How Difficult Is Peru to Get Around?
Thanks to more domestic flights, Peru is much easier to move about these days. Almost every worthwhile destination is within a two-hour flight from Lima. Train travel is limited, but fun and easy. Traveling by car is trickier—roads are improving, but signs aren't well posted. Buses go everywhere, and the most expensive seats are quite comfortable; only travel with big companies such as Cruz del Sur and Junin. In cities, cabs are abundant and cheap, but check for an official license.
Is Machu Picchu Hard to Get To?
Travel to Machu Picchu is almost too easy. Most people do the trip in a day out of Cusco, but it is worth two or three days, with overnights in Aguas Calientes and the Sacred Valley. The most common method is to hop on a train from Cusco or Ollantaytambo to Aguas Calientes, which is a 20-minute bus trip from the ruins. Or you can do as the Incas did and walk the trail, which is a two- to four-day jaunt and a highlight for those who do it. Either option is likely to be the most expensive thing you do in Peru, but Machu Picchu is also one of the most amazing things you're likely to ever see.
What Languages Do People Speak?
The official language is Spanish and nearly everyone speaks it. But in the highlands the language the Incas spoke, Quechua, is still widely used. Older people in indigenous communities often don't know Spanish, but younger generations do. Aymara, a pre-Inca language, is spoken in the towns around Lake Titicaca and dozens of native tongues are spoken in the Amazon Basin. And a growing number of Peruvians speak English.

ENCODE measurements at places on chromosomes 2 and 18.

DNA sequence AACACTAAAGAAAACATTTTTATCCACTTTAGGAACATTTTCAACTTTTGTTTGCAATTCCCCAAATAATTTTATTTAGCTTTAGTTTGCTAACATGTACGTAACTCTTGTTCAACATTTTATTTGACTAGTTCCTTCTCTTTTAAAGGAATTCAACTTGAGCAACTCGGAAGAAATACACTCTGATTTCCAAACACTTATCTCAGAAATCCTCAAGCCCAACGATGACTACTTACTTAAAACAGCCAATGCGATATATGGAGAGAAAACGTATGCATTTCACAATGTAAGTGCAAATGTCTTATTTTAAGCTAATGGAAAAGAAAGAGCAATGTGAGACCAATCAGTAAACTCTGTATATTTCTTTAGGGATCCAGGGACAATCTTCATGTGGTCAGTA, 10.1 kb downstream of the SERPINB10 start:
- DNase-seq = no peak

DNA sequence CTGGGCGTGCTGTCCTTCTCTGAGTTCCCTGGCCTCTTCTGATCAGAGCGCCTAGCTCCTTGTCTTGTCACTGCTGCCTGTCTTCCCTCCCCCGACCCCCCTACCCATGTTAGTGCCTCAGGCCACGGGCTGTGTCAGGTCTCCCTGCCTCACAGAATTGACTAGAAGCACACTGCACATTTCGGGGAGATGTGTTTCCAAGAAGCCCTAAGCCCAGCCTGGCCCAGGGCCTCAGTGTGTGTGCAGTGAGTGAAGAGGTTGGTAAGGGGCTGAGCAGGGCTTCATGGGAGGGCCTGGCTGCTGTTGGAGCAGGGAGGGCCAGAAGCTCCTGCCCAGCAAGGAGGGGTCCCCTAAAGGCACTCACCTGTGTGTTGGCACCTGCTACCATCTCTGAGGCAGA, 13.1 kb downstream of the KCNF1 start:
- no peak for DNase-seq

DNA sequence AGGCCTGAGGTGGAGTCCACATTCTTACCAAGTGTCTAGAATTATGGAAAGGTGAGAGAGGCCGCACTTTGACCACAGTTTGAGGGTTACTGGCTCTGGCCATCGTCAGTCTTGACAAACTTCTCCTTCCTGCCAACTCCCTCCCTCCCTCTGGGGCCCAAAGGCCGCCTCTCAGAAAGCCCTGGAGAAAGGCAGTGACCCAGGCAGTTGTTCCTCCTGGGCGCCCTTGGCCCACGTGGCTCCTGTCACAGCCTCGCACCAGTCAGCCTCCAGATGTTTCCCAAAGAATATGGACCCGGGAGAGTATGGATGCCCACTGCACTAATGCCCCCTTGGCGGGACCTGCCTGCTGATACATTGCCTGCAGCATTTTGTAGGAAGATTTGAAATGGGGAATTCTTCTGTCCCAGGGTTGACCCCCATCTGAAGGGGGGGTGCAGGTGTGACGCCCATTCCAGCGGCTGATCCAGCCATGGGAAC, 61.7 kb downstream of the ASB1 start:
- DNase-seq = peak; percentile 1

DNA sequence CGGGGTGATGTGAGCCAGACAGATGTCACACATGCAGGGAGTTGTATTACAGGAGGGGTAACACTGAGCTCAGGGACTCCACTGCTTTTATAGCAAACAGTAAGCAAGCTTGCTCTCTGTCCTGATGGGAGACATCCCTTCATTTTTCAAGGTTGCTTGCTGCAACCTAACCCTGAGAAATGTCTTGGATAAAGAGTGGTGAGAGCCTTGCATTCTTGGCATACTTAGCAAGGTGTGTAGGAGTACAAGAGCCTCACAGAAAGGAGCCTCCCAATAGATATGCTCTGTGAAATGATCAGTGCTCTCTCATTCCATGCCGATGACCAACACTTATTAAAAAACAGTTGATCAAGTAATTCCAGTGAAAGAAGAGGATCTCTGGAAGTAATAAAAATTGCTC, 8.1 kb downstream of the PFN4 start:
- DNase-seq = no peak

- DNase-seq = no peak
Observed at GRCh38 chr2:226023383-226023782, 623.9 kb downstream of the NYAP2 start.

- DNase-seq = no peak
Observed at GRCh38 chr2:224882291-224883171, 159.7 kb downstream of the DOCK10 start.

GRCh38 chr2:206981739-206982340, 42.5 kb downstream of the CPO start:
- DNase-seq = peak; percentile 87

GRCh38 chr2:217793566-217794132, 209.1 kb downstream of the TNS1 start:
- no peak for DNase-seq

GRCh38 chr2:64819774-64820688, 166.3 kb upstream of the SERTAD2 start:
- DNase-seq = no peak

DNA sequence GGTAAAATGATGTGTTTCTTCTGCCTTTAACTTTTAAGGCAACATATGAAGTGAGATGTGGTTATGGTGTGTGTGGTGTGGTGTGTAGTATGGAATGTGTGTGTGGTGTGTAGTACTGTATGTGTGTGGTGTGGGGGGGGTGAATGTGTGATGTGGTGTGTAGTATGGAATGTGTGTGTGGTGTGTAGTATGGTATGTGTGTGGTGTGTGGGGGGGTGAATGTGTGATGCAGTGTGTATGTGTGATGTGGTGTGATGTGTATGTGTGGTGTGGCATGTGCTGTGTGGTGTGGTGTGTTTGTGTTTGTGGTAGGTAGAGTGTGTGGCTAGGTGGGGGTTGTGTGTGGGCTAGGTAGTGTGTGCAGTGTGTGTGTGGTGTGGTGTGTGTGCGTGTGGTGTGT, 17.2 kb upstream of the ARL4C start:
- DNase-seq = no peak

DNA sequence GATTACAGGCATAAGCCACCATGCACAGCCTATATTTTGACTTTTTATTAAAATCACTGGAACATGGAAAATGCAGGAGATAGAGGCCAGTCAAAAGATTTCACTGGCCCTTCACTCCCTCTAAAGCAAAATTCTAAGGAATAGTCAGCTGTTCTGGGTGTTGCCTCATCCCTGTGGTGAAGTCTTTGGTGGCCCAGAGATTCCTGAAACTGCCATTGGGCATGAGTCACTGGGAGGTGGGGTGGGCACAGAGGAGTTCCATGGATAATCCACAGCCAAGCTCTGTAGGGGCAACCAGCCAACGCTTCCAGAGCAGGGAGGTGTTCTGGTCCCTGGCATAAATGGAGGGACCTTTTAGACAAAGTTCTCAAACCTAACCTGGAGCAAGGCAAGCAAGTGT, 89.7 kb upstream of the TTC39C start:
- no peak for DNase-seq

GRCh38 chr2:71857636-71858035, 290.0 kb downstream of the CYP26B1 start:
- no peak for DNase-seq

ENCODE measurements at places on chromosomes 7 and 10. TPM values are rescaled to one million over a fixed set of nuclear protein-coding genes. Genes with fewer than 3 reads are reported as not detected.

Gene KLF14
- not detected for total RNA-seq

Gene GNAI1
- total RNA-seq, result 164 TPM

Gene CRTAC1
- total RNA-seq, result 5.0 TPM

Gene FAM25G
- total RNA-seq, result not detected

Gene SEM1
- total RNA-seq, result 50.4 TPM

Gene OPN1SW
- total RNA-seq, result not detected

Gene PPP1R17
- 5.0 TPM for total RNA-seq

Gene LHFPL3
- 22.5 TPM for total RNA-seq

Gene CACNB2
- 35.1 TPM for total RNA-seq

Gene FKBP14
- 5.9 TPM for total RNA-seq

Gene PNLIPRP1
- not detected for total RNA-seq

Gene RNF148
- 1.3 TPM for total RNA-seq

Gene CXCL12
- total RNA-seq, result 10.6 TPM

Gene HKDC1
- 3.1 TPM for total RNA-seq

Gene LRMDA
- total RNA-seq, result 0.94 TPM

Will I Have Trouble if I Don't Speak Spanish?
No problem. Although it's helpful to know some Spanish, it's not a necessity, especially on an organized tour or in tourist areas. There's a strong push for tourist professionals to learn English, but cab drivers or store clerks aren't likely to know a lick. We suggest learning a few simple phrases. Cuánto cuesta? (How much?) is a good one to start with.
Was Machu Picchu Damaged by Floods?
Flooding destroyed part of the railroad between Cusco and Machu Picchu in January of 2010, but the ruins and nearby town of Aguas Calientes escaped damage. The tracks were repaired within a matter of months and Machu Picchu was promptly reopened.
Is the Water Safe to Drink?
Nope. But bottled water is cheap and sold nearly everywhere. Drink as much as you can, it'll help you beat altitude sickness.
Will I Get Sick?
Stomach bugs are a frequent problem for visitors, but if you avoid salads and only eat fruits that you peel, you should be okay. Cebiche and other "raw" seafood dishes popular in Lima also carry a risk, but are so tasty that it would be a shame to avoid them. Bring anti-diarrhea medicines and play it by ear, or tummy.
What Are the Safety Concerns?
Petty crime is the primary concern. If you're "gringo," you probably have a camera, iPod, watch, jewelry, credit cards, cash—everything a thief wants. Pickpocketing and bag slashing are the most common methods. Thieves are fast and sneaky so be alert, especially in crowded markets and bus stations, and never walk on deserted streets. In the last couple years there have been "strangle muggings," when several robbers strangle the traveler until they're unconscious, making for an easy steal, so stick to the busy streets in Lima's Centro. Taxi kidnappings, in which people are forced to withdraw money from ATMs at gunpoint, are also a problem, albeit rare. Use official taxis.